From here, we can mount the two copper air-coiled inductors. Note the polarity. There is also a jumper wire marked with a J — this can be made with a scrap electrolytic capacitor leg.

By now, most of the remaining components are resistors or capacitors. Because there were more capacitors, I decided to tackle them first.

Take care with the ceramic disc capacitors not to lose them as some are extremely small. Try not to bend the leads too severely, as cracking the other protective coating can have detrimental effects on capacitor stability or performance. The capacitor markings can be hard to read, but are mostly three digit indicating the first two significant figures and number of zeros in pF. A capacitor is hence a 10 pF capacitor, or 0. Sometimes, because of production reasons in both my kits the capacitors can become unmarked for some reason.

In my case, I ended up substituting a salvaged from another piece of broken equipment … but this is why having two kits with the intention of making just one might be useful. Getting to this stage takes about an hour. My board looks like this — ready for the population of resistors.

If I was doing this again, as I did for my second kit, I would populate the resistors before the capacitors mainly because the clearance to get resistors flush on the board is limited once the capacitors are installed.

Continuing on, the board is completed with the population of resistors. The values can either be read or checked with a meter. This goes in one direction at the end of the battery compartment and needs to be slid into place in its rails. A flat bladed screwdriver helps. The other two battery terminals form the positive and negative. Keep the terminals loose on your bench and solder a red wire to the positive and black wire to the negative.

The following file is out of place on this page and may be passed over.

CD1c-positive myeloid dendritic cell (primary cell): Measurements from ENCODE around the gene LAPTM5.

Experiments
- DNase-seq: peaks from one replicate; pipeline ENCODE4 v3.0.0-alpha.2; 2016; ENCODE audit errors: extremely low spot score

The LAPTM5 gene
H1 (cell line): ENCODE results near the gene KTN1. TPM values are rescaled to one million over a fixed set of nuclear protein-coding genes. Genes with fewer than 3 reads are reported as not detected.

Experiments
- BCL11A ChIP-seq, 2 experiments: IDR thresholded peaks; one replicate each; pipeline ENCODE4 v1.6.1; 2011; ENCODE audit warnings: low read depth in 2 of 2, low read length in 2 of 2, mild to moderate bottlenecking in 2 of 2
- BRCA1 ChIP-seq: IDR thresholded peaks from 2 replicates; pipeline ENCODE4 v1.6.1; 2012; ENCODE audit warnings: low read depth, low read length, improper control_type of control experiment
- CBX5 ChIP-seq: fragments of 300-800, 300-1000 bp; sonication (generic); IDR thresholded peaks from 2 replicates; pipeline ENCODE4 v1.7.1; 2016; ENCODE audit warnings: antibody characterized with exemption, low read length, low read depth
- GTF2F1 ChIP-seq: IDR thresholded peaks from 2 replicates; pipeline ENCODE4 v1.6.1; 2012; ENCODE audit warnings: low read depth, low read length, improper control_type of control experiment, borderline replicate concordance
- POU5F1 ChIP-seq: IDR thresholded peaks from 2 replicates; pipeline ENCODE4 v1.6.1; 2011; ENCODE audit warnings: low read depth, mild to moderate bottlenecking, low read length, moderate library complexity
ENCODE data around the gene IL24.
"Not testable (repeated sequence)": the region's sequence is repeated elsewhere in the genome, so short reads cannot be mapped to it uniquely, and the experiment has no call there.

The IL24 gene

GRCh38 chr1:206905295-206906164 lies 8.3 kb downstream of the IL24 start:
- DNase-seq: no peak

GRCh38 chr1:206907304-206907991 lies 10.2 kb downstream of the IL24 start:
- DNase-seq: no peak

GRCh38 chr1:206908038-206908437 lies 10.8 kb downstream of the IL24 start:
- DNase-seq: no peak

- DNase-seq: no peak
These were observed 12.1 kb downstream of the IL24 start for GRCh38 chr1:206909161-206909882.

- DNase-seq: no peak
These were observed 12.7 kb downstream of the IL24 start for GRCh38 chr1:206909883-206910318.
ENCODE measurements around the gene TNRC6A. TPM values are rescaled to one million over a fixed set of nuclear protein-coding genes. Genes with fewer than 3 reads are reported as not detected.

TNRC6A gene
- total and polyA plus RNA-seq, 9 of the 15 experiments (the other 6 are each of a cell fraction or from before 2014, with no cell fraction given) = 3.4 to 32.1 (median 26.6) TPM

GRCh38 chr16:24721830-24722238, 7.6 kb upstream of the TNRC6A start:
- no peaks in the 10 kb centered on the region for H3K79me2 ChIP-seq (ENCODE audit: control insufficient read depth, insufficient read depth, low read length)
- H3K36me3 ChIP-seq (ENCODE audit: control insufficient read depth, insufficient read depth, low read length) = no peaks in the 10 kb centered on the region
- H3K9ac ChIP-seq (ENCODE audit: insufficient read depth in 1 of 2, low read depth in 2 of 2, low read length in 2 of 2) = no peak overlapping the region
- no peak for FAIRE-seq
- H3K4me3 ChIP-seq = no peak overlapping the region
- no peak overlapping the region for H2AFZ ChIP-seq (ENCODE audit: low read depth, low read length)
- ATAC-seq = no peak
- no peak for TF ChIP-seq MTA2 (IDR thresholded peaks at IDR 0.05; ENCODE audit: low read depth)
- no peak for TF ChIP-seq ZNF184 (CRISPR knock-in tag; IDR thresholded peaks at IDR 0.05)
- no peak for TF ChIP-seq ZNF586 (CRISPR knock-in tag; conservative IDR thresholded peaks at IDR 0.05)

Do not fit them into the casing until they are cool, otherwise you will melt the plastic casing! Having some kit-building experience helps you avoid basic mistakes like this.

Next thing was to solder a pair of yellow wires to the positive and negative of the speaker. Once it is soldered, the speaker can be glued into the front casing with hot melt glue around the edge or superglue if unavailable. Superglue is not preferable because it cracks when the case is flexed, but should still work somewhat adequately.

The FM antenna also needs to have a wire connected to it. Instead, you will have to solder the yellow wire to the arm next to the screw hole, making sure the solder is low profile not to interfere with fitting the antenna through the slot.

Do the soldering with the antenna on the bench, so not to melt the casing, and ensure adequate heat. Do not touch the antenna or you may be burnt! Assembling the AM antenna takes a little bit of work as well. Check the orientation of the plastic holder and the PCB slot, and glue it into place so it holds the ferrite rod parallel to the PCB. Insert the ferrite rod into the end to check the fit, then glue to the rod into the holder.

Massage it over the end of the rod, and glue into place optional. Now, the screws need to be sorted and the dials installed. There should be: three long tapping screws pointed end two short tapping screws pointed end two identical machine screws flat end one slightly different machine screw flat end, threads not all the way to the head First, obtain the smaller volume dial and check the indentation for the rectangular brass stud of the switch.

Align the switch and use one of the two identical machine screws to fasten. Next, obtain the larger tuning dial and align the indentation. Then secure this with the other identical machine screw. You can remove the self-adhesive backing from the front window and apply it to the front of the casing, checking the orientation.

At this stage, we are ready to make the final connections and assemble the unit. First, slide the battery terminals into place — positive is the top terminal on the front case, negative is the lower terminal. Next, solder the speaker wires with both yellow wires going to one SP terminal respectively. The AM rod antenna connections can be made by looping out the enamelled wire over the top of the PCB is best and tack soldering the ends to AM terminals.

The final connection is the FM antenna connection. For this, stick the wire through the slot in the rear of the casing, and the screw hole end of the antenna through the slot. Lead the yellow wire to the ANT terminal and tack solder. Use the slightly different machine screw to secure the antenna to the rear casing. Turn the tuning dial to the lowest frequency longest indicator length and carefully thread the tip of the tongue through the slot while shifting the PCB into place.

Once roughly in place, you can take the AM-FM mode switch, deburr the plastic and push it through the exterior casing over the switch.